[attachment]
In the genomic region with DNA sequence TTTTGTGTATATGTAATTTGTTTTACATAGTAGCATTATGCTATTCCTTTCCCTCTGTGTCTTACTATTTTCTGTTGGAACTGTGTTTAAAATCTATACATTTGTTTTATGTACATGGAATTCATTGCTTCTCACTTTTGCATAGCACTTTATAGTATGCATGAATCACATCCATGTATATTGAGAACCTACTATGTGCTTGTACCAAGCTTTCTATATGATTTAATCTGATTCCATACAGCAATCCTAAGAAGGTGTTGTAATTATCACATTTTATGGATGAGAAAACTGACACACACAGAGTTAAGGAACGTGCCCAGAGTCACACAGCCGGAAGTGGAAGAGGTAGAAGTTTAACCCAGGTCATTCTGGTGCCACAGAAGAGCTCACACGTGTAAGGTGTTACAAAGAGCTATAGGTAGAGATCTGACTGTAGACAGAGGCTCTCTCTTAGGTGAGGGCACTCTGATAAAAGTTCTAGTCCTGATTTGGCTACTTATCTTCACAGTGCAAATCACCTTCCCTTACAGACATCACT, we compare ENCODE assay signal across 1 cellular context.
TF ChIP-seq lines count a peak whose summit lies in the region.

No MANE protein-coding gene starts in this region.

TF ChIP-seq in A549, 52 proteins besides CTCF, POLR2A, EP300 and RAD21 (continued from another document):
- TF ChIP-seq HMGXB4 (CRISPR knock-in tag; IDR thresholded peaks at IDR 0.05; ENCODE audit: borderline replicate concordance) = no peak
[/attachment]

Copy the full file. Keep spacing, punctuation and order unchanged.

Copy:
In the genomic region with DNA sequence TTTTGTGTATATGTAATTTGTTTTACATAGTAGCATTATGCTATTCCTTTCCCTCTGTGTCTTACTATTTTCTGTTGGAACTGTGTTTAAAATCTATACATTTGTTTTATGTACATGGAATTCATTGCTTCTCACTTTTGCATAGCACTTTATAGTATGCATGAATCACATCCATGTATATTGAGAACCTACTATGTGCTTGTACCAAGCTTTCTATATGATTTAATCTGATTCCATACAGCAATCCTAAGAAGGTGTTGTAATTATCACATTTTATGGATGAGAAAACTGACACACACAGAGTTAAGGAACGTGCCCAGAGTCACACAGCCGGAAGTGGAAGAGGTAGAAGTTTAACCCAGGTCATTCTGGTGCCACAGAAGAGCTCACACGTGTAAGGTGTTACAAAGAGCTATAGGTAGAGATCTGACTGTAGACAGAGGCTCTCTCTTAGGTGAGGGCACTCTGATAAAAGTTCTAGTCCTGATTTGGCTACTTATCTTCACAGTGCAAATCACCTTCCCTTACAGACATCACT, we compare ENCODE assay signal across 1 cellular context.
TF ChIP-seq lines count a peak whose summit lies in the region.

No MANE protein-coding gene starts in this region.

TF ChIP-seq in A549, 52 proteins besides CTCF, POLR2A, EP300 and RAD21 (continued from another document):
- TF ChIP-seq HMGXB4 (CRISPR knock-in tag; IDR thresholded peaks at IDR 0.05; ENCODE audit: borderline replicate concordance) = no peak